Was that helpful? I feel like I am telling you what you already know. I hope that I'm understanding the gist of your dilemma, but I feel like I am not.

Hopeless_Wanderer's picture

The reason that I mentioned Apocalype World isn't because I have any special affection for it (or any disaffection either). It just seems to be based on surviving in a hardhold (home base), village life, and the threats that arrive from off-screen to disrupt or endanger "the home" and that seems closest in terms of game design to what you are looking for. Maybe other games like this exist, but I don't know of them.

DeReel's picture

This discussion made appearing the "anchoring" of characters in the world. The ability/skill/perk system (if any) is linked to that : if the protagonists are travelers, fixed contacts won't be of any use. They will take the form of organizations or guilds (this implies a certain kind of world) or pure charisma (a talent for persuasion seen only in fiction and Lawrence of Arabia's misdemeanours).

komradebob's picture


It really has helped me a great deal. A number of points you mentioned have helped me to clarify some broad, vague concepts I've been trying to struggle my way through.

So, partly to follow up on what you posted about necessary areas for "Home" to have, I will try to toss out there something so absurdly simple that I'm not sure why I didn't think of it years back. I can only assume it was because I was blinded by tradition of another sort.

  1. The layout table doesn't need to be a rectangle.
  2. Multiple small layout tables can be used.
  3. Multiple layout tables of different sizes and configurations can be used.
  4. A layout table can have permanent areas and also designated temporary areas.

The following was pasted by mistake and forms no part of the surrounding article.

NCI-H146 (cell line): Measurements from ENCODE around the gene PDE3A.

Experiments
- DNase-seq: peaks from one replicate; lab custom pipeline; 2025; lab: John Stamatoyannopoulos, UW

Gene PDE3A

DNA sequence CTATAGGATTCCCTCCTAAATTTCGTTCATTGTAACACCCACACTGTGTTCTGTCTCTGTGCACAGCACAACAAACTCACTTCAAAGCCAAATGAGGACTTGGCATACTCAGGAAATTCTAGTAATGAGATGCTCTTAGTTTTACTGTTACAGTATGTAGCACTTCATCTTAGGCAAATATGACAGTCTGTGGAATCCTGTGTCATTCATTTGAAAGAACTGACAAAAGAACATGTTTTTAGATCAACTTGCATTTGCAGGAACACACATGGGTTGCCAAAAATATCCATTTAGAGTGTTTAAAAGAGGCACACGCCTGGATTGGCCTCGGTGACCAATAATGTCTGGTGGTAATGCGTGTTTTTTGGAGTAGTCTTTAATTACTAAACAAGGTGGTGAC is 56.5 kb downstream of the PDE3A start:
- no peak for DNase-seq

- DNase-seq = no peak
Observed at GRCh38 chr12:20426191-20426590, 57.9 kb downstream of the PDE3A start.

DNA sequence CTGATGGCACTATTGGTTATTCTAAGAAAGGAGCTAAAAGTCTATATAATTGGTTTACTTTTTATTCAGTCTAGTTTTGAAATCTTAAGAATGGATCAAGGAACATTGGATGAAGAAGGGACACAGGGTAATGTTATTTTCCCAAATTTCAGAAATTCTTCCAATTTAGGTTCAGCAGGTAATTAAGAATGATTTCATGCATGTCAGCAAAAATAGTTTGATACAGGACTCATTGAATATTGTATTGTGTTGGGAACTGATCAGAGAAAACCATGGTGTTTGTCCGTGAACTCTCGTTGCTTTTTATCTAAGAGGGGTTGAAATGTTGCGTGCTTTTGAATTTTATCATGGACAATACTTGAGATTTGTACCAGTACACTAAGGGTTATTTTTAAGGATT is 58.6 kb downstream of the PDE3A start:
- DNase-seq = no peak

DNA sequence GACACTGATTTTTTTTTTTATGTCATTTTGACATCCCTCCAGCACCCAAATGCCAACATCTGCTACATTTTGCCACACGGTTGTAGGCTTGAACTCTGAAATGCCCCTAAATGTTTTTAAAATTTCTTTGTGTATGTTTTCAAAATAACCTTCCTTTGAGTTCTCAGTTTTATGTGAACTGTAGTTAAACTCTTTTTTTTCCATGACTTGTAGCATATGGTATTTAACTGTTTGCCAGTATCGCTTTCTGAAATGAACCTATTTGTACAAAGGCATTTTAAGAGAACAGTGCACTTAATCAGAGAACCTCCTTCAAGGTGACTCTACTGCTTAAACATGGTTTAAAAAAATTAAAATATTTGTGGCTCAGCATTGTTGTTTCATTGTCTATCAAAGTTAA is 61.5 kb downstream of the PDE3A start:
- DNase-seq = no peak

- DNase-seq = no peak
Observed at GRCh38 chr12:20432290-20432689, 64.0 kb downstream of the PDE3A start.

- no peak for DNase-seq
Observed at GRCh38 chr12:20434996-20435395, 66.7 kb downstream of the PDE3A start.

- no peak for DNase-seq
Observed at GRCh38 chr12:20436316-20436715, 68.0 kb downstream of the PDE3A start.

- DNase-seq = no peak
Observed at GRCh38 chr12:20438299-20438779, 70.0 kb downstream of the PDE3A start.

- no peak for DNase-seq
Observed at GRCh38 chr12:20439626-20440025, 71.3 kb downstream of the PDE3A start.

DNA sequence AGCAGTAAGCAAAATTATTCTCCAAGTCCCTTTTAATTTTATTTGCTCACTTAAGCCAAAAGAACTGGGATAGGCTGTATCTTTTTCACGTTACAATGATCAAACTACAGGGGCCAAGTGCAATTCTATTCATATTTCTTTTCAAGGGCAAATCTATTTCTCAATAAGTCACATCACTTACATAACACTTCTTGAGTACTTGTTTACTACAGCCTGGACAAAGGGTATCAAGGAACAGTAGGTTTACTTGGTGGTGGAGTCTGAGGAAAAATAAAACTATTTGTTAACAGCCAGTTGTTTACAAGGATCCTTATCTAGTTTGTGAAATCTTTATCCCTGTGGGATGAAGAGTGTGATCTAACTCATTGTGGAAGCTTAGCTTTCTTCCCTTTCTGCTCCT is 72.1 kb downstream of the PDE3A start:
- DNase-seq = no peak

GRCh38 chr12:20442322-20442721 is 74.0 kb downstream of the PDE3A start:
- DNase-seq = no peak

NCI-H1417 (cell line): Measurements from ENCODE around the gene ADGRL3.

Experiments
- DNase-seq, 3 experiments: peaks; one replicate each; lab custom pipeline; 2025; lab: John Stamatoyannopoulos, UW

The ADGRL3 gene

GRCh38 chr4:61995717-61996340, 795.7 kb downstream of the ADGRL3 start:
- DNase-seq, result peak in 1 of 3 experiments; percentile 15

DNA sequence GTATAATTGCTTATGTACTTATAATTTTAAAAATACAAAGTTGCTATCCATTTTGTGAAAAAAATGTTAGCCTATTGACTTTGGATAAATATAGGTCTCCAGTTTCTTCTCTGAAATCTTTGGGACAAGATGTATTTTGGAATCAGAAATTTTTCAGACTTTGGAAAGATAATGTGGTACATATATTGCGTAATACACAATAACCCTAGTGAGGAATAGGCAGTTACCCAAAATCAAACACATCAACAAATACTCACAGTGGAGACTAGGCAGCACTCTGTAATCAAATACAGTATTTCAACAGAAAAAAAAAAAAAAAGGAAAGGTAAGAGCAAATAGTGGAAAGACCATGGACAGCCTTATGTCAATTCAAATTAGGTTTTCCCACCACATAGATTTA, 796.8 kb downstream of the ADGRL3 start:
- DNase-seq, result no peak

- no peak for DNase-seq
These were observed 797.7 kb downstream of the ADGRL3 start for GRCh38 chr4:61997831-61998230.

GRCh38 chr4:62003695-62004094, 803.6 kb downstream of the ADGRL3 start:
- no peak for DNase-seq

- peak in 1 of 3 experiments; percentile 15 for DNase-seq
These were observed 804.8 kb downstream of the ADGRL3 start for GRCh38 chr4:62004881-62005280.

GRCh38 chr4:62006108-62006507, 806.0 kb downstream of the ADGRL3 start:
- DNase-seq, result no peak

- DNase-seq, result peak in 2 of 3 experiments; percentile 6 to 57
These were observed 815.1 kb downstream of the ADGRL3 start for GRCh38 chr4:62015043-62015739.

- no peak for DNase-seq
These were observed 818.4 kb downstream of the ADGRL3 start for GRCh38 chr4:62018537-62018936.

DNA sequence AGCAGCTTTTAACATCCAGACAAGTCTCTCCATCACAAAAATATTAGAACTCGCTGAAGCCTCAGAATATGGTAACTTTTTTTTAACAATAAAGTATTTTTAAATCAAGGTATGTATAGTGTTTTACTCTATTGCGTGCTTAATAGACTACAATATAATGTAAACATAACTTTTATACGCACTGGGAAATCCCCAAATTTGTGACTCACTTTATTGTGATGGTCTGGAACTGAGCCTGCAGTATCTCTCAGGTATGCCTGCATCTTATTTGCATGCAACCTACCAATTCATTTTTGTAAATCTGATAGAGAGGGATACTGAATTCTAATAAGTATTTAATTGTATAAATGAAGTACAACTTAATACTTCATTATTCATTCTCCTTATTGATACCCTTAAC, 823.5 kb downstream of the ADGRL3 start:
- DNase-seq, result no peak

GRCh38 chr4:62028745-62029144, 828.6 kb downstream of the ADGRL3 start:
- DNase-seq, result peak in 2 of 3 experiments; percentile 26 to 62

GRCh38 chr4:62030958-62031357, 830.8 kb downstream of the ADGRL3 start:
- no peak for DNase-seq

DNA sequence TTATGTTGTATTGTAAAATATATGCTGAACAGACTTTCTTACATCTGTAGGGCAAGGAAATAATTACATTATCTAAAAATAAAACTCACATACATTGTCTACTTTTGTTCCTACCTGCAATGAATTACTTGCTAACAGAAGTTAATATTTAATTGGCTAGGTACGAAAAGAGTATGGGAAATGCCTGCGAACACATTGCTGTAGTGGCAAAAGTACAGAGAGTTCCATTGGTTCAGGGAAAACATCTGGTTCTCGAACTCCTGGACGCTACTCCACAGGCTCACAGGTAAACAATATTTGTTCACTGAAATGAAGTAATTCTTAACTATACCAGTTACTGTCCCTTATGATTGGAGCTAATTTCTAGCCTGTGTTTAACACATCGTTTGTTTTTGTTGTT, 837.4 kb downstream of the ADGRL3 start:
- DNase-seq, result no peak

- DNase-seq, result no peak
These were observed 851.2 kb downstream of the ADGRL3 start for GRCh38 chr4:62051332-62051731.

5. "Home" can change and evolve between games, provided it is recognizably home, and those changes can reflect either physical ( fictional) change or a focus ( zoom in/zoom out) change.

So, right, I know some of you are laughing about how obvious all of this is ( I would too), but I'm trying to clarify all of this and get it written down so as not to have to retread it too much in the future.

I was initially ( probably from minis wargaming experience) very fond of always thinking in terms of rectangles for layout table shape. After all, my inexpensive foldout table came in a convenient 6' Long x 2' Wide) shape. Put two butted up against one another and you have pretty much The Common Wargame Table size and shape ( get 8' x 2' and you've arrived as a home wargamer!).

Step one in my thinking about this was the realization that I could formalize a grid of locations on that layout, by making locations of a standard 2' x 2' size and putting out 6 of those ( or 8 on the larger rectangles). Each could become either a part of Home, or, as Hopeless Wanderer talks about, a key location outside of a Home.

Equally important, provided some kind of break was shown between areas, they could show general directional relationships and, to a limited extent, distance. The areas, however, did not need to be in exact scale to one another ( and when sailing/space ships are on one unit and the interior of a bar on another, they could even feasibly be wildly off scale to one another).

Okay, good so far, right? You can visualize all that ( if not, let me know and I will try out some of my horrible graphics skills …)

Not so much of a breakthrough, but still different from a standard wargame table, if only because it posits 6/8 small square areas/battlefields, rather than one big area/battlefield.